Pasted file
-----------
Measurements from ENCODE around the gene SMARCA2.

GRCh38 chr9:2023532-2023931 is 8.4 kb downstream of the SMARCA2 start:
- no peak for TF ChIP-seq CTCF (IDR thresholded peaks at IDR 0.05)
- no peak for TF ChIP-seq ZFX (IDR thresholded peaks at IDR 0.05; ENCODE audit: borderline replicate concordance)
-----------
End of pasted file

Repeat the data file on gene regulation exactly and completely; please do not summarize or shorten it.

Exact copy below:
Measurements from ENCODE around the gene SMARCA2.

GRCh38 chr9:2023532-2023931 is 8.4 kb downstream of the SMARCA2 start:
- no peak for TF ChIP-seq CTCF (IDR thresholded peaks at IDR 0.05)
- no peak for TF ChIP-seq ZFX (IDR thresholded peaks at IDR 0.05; ENCODE audit: borderline replicate concordance)